I listen to Rush on my car radio whenever I'm driving during his broadcast, about once or twice a week. I usually find him to be quite amusing, in fact downright funny. Sometimes he makes me laugh out loud, which for me is a rarity and always a good thing. As far as his political observations, sometimes I agree and sometimes not, but no matter--since I have my own functioning brain, I don't need someone to tell me what to think. Besides, Rush is an entertainer, not a newsman, so what he says is of little consequence.
My behavior differs vastly from that of most liberals, who accept the preposterous commentary spewed by comedians Bill Maher, John Stewart and Steven Colbert, along with the rest of those left-wing entertainers, as truth. My old friend Nancy T. suffered this affliction. Mystified by her blank stare concerning almost all current events, I finally inquired as to her favorite news source. She said, "Marty (her husband) reads the New York Times every day and tells me whatever I need to know." She also was a devotee of John Stewart, who she actually believed held some sort of office. Sadly, I know others like Nancy, although I don't know Nancy anymore. (I have my standards.)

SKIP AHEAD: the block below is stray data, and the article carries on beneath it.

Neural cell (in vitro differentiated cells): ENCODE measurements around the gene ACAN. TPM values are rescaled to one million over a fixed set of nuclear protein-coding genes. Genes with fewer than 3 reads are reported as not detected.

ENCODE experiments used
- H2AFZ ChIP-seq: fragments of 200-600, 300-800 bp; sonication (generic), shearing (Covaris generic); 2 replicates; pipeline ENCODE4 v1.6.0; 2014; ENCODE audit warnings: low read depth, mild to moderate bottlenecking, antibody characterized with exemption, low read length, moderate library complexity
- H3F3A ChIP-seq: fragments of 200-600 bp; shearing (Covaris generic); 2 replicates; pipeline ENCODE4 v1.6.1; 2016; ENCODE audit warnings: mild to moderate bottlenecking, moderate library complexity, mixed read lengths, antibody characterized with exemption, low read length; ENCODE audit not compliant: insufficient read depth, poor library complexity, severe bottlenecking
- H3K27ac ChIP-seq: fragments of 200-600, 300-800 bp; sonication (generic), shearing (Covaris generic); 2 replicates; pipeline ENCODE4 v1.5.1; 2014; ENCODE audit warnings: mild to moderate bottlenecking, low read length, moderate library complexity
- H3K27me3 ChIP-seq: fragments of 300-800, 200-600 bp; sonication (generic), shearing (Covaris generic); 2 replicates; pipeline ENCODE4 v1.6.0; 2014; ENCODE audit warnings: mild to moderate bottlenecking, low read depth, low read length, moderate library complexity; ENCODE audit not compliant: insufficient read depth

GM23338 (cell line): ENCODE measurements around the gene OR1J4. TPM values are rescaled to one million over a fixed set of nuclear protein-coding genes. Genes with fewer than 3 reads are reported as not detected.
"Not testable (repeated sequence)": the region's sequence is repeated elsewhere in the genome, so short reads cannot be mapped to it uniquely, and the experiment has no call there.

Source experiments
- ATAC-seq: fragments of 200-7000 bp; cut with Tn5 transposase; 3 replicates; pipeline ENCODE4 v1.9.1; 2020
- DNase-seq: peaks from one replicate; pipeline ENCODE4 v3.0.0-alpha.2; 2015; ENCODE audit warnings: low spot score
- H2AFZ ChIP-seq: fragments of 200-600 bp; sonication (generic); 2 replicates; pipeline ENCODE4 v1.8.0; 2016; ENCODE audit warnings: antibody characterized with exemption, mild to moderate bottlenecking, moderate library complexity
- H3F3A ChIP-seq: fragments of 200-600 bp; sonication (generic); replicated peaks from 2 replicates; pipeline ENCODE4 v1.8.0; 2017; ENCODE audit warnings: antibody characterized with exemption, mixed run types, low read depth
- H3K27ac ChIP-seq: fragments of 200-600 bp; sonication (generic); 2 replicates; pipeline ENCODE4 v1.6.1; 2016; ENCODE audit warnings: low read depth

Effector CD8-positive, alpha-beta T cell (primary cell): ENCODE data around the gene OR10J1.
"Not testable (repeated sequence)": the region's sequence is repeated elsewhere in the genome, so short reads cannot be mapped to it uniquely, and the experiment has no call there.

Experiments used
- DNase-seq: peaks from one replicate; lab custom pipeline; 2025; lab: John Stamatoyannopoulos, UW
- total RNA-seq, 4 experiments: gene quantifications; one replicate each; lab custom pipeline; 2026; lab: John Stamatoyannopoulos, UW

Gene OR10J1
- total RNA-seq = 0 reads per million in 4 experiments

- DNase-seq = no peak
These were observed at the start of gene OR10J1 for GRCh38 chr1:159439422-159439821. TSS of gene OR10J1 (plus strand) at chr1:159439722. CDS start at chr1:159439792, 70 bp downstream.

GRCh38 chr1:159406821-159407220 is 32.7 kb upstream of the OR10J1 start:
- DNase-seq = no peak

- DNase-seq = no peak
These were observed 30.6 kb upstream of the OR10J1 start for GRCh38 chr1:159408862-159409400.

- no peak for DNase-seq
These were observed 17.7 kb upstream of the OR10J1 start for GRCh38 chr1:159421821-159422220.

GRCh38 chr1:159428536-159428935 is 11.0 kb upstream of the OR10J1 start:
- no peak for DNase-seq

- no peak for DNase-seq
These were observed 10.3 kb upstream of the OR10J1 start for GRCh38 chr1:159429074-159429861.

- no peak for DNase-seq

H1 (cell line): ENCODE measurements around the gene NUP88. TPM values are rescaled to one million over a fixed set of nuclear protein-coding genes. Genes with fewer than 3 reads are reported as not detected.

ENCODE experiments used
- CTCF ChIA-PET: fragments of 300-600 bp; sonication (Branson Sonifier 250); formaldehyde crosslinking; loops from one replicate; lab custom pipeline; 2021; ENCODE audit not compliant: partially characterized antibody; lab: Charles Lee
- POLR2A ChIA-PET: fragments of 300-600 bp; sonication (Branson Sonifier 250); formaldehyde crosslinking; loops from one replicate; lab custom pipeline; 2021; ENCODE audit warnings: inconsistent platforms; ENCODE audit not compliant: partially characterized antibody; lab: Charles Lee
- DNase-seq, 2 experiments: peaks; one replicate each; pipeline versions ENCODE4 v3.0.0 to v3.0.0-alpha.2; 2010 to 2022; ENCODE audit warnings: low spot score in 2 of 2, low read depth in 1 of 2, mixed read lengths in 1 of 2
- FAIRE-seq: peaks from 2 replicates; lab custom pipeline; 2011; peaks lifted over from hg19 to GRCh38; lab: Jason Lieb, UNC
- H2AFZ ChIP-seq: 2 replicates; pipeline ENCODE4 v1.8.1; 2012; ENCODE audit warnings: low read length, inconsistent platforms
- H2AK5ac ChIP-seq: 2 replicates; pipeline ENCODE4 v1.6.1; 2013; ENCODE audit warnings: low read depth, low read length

Most card-carrying liberals--thankfully there are exceptions--automatically accept whatever they are told by the party leaders and Hollywood "in crowd" of the moment. More than one psychiatrist has diagnosed this as a form of mental illness. For example, few would dare disagree with the mighty Bono, singer turned ambassador turned advertising icon, who now sees fit to comment on U. S. foreign policy. Ditto Anderson Cooper, Bill Cosby, Ellen De Generes and Oprah Winfrey, each an entertainer elevated by the lefties to godlike status. The liberals' habitual shunning of FOX News, Rush Limbaugh and anyone else deemed to be on "the other side" has exacerbated the current war between the Republicans and the Democrats. The furor over what some shock jock said about a female activist on his radio program denigrates even further the freak show known as American politics.